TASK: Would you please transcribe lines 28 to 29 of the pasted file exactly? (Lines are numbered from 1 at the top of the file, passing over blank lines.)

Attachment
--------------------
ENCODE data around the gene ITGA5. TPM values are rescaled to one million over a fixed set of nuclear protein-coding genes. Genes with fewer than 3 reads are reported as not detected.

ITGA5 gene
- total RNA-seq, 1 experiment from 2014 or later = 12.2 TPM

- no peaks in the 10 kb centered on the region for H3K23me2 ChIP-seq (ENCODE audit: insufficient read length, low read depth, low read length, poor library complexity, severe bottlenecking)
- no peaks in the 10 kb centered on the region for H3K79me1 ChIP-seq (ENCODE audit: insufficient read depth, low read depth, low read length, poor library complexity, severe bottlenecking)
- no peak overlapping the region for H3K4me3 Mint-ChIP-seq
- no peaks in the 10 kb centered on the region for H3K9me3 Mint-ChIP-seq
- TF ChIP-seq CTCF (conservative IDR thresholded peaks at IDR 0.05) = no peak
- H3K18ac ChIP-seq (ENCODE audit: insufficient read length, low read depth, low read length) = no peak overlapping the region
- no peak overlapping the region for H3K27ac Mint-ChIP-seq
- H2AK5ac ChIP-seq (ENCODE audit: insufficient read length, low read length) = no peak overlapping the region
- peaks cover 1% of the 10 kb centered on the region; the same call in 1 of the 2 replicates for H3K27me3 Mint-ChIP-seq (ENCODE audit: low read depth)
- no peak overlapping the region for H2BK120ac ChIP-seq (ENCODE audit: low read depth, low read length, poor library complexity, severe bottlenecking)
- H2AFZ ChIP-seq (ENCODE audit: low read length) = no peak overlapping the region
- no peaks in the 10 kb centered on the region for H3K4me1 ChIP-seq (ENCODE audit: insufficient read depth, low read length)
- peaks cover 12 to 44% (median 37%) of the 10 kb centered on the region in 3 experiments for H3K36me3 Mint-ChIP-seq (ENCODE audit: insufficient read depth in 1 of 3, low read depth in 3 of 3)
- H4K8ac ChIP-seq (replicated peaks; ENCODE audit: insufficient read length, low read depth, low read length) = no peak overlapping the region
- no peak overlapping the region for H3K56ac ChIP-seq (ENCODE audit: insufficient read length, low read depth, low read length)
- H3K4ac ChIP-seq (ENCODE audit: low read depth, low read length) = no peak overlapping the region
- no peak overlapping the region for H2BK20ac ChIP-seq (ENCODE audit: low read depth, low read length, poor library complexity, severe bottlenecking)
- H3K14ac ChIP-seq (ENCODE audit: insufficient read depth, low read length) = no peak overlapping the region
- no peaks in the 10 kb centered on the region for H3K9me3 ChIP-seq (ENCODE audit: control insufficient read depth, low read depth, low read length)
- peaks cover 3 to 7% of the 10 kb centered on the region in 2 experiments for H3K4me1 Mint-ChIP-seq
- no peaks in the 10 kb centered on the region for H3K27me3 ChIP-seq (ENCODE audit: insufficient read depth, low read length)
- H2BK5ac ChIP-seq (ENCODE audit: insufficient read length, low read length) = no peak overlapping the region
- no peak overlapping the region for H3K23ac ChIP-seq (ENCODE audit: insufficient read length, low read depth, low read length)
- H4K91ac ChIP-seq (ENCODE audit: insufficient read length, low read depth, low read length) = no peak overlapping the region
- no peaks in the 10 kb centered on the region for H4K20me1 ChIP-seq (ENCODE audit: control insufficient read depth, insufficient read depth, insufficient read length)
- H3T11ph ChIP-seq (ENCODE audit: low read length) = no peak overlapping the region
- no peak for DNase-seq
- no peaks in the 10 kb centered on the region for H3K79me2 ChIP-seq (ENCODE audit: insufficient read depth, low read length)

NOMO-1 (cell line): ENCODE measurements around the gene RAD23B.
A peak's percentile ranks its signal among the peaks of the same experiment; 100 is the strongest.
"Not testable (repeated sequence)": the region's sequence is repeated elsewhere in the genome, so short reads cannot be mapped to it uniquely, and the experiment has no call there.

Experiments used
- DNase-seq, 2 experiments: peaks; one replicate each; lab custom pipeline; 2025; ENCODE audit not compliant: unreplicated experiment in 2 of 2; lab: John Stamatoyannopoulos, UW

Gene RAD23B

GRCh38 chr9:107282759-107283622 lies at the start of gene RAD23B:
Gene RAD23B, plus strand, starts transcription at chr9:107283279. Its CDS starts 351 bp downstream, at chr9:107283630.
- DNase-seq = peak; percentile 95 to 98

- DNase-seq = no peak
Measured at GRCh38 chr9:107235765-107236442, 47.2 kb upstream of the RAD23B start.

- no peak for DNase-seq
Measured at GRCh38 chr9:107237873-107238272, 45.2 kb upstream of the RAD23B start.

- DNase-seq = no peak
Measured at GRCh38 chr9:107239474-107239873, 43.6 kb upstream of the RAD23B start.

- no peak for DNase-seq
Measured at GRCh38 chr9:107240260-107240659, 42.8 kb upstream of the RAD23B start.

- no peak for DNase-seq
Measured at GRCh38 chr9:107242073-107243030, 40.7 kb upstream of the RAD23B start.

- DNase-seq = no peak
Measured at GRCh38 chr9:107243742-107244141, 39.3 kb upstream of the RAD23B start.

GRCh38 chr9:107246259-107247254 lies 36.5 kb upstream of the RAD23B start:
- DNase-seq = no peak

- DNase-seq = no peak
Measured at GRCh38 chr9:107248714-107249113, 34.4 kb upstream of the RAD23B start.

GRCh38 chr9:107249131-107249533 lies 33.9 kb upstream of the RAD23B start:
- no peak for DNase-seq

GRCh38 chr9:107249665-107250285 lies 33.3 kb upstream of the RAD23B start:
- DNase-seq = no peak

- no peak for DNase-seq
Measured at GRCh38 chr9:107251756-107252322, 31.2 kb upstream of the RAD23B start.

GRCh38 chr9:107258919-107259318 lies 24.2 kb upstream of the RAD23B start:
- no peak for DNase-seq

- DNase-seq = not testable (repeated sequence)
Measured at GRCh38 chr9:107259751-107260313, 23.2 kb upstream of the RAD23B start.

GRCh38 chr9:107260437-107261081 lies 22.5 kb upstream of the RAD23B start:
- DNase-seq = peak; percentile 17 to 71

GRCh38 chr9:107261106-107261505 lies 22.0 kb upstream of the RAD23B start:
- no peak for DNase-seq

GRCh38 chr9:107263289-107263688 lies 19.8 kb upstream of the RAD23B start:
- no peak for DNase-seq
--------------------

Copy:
- no peaks in the 10 kb centered on the region for H4K20me1 ChIP-seq (ENCODE audit: control insufficient read depth, insufficient read depth, insufficient read length)
- H3T11ph ChIP-seq (ENCODE audit: low read length) = no peak overlapping the region